“Most companies push revenue and profitability targets to their employees. We don’t, because we want our employees to focus on long-term goals, not short-term. People tend to make bad choices when money is involved.”

That’s only the beginning of changing our views on failure though. The truth is, everyone makes mistakes. We know this, but instead of admitting our failures, we sweep them under the rug. To be free from the fear of failure, we have to feel safe admitting our failures; and for a company to feel safe, as Cris B. put it, “Admitting you failed has to come from the top, down. If leadership is open about the mistakes they’ve made and how they fixed it, it gives the rest of the team the comfort to know they can make mistakes, embrace them, and work to improve them.”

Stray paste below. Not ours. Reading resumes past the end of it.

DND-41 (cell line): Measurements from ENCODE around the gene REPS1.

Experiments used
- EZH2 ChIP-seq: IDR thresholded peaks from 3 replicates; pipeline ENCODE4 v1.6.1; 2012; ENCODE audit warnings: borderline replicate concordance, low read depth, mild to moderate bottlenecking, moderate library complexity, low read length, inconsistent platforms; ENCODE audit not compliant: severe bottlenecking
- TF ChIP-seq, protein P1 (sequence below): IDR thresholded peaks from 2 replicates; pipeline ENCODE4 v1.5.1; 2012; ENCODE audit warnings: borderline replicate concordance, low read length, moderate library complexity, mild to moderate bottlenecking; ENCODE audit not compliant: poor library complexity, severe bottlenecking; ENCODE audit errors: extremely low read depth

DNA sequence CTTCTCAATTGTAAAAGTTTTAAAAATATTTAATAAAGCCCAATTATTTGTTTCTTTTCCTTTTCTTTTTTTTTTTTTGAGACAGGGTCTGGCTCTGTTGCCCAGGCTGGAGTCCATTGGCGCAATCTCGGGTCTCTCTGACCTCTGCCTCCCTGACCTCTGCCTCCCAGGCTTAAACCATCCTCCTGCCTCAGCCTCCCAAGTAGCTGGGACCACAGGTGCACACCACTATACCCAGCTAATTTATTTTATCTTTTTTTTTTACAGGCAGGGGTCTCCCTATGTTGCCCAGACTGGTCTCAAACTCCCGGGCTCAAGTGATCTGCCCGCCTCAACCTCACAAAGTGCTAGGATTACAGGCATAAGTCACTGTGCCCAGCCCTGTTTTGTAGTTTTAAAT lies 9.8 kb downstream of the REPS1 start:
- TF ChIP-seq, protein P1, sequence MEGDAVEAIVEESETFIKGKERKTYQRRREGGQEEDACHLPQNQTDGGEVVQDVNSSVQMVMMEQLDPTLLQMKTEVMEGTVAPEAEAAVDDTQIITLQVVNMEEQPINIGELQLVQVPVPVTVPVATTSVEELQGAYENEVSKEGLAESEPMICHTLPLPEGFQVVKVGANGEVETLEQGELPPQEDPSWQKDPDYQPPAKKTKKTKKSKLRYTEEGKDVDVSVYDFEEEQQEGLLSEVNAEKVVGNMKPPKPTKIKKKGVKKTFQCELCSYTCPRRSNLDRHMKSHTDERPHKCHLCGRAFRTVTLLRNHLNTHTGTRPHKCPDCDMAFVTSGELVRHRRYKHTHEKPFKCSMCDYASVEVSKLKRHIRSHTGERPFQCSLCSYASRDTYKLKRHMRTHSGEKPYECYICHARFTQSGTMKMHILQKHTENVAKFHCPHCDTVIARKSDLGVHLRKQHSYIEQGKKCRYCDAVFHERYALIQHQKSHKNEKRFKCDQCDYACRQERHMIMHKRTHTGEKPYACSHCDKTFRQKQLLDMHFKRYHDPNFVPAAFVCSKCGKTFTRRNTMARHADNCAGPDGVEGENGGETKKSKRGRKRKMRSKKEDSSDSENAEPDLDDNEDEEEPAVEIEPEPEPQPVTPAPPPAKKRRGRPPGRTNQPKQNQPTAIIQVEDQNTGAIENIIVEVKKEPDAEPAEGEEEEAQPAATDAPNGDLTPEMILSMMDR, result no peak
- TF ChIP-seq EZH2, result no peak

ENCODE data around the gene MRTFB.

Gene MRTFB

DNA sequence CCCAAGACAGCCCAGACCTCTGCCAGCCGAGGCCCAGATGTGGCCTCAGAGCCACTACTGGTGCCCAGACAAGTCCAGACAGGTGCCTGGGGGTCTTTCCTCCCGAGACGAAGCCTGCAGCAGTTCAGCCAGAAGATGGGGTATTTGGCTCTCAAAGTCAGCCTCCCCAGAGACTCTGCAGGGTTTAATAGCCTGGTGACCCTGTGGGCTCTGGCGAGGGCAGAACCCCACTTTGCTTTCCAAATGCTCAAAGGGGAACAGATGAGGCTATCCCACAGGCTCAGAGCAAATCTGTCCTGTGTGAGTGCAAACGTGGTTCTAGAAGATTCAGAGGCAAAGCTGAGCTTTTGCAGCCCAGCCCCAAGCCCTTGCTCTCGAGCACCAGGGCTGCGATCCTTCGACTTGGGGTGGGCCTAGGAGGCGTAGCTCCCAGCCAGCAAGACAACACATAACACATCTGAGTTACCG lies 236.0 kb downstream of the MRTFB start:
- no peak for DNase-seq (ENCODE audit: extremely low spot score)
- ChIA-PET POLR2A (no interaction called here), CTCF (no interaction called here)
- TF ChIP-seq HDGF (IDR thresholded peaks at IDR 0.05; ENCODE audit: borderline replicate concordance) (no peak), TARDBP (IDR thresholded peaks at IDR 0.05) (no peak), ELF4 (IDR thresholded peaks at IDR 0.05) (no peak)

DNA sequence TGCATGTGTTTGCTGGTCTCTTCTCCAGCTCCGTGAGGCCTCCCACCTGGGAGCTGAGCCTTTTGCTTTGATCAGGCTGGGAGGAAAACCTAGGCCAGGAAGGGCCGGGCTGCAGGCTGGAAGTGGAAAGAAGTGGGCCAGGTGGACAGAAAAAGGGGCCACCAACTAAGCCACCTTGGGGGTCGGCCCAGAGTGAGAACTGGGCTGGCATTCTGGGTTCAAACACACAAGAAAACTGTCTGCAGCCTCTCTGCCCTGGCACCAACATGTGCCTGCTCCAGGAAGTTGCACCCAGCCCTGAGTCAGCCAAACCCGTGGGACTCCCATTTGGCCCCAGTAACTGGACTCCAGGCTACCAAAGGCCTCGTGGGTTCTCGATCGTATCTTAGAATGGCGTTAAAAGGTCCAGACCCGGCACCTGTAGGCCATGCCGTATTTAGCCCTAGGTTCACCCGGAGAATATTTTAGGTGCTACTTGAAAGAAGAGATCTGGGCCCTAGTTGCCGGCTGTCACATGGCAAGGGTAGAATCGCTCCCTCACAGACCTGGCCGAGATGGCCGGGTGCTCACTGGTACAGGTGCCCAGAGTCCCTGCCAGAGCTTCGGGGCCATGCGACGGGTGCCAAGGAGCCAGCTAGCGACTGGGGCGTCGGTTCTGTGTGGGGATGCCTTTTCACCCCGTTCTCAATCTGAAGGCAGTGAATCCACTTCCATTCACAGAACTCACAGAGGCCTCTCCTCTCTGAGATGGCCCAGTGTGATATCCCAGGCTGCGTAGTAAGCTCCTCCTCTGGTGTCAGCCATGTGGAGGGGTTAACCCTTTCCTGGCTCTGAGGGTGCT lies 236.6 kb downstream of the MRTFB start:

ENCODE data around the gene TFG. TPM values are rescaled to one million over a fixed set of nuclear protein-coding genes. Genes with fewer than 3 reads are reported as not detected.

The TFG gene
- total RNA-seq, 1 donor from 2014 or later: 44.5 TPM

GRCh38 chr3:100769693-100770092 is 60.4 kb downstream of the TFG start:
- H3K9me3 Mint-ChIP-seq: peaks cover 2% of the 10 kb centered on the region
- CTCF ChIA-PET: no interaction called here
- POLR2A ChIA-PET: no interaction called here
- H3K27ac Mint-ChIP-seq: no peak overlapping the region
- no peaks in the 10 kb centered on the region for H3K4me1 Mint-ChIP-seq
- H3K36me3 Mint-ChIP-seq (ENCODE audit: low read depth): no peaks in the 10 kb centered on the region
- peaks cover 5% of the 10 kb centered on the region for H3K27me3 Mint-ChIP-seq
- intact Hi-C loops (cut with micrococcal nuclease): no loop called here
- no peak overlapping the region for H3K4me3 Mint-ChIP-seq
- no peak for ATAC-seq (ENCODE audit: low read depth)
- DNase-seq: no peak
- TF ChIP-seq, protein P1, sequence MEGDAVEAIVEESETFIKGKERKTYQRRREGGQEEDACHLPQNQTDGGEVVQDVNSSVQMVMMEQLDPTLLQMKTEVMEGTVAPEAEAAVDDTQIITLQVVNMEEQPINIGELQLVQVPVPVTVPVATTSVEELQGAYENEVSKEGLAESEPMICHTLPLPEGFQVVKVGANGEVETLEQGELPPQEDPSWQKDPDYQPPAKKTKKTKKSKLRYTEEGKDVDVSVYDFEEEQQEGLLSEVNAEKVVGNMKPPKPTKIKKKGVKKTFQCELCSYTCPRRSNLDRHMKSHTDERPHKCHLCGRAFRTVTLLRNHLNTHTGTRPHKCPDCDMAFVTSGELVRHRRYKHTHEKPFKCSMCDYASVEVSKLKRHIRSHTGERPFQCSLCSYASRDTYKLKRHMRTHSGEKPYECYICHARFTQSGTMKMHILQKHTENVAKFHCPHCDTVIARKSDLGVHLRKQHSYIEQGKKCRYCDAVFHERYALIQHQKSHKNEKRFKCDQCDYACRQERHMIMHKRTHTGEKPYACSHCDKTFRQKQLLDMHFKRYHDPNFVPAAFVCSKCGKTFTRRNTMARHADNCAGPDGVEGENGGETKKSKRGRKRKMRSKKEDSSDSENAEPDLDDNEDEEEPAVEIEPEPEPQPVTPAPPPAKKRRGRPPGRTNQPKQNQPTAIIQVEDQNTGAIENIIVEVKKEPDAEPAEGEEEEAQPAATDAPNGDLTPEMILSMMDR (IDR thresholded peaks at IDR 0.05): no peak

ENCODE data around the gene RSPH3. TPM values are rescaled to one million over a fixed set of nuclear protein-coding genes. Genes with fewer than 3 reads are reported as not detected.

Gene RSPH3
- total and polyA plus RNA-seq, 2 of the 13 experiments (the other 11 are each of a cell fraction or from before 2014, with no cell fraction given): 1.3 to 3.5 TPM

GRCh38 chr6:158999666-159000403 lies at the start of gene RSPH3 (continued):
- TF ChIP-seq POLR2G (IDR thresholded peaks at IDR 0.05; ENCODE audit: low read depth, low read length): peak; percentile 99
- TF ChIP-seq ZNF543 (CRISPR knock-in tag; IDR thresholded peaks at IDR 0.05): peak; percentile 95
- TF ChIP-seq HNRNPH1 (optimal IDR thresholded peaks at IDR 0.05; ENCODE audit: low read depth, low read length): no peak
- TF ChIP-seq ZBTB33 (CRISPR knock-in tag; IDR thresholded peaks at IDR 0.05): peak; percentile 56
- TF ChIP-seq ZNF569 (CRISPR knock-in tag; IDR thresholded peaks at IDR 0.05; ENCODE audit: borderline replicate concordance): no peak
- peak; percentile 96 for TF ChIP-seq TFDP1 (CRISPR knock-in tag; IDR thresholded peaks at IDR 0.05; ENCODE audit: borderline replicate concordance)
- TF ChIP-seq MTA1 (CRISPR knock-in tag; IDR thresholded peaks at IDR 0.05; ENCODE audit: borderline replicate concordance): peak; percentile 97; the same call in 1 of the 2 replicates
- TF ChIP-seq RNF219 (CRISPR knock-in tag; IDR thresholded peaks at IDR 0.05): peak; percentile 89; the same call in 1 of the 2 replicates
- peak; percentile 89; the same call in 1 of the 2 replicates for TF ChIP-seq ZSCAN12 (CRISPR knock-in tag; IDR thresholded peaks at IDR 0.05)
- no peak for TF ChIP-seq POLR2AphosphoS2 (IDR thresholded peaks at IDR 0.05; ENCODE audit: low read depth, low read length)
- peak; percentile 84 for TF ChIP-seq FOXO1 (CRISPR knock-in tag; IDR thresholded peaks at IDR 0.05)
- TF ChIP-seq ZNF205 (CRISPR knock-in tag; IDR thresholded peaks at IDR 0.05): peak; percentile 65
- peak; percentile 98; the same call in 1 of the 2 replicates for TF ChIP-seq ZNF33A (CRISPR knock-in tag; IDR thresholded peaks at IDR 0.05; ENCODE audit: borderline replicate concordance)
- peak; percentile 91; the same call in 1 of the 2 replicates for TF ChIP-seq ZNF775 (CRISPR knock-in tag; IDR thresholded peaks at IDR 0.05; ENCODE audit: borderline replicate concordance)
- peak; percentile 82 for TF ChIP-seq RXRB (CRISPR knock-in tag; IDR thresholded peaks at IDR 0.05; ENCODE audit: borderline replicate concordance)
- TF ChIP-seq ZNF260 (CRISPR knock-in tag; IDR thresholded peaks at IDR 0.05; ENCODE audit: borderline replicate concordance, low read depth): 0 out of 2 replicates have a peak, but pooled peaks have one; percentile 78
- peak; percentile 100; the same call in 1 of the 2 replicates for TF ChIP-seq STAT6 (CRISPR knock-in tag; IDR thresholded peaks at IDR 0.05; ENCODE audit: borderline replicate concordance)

Nikho R. added to this point, discussing when he’s had to write large technical documents and submit them for peer review:

“Often times, you put your blood and sweat in a project, and when you put it up for peer-review, you have to leave your ego at the door. When my work gets criticized, I’ve learned to not take it personally. The candor and perspective you get from others can make the project so much greater than it was before.”

And that’s another big take-away: there are no “finished” products, only versions.

Continuing this line of thought, we began discussing “Brain Trusts” – a term used to refer to a group of individuals, generally of vastly different roles, who come together to address a specific problem, brainstorm ideas, and offer feedback to the project lead.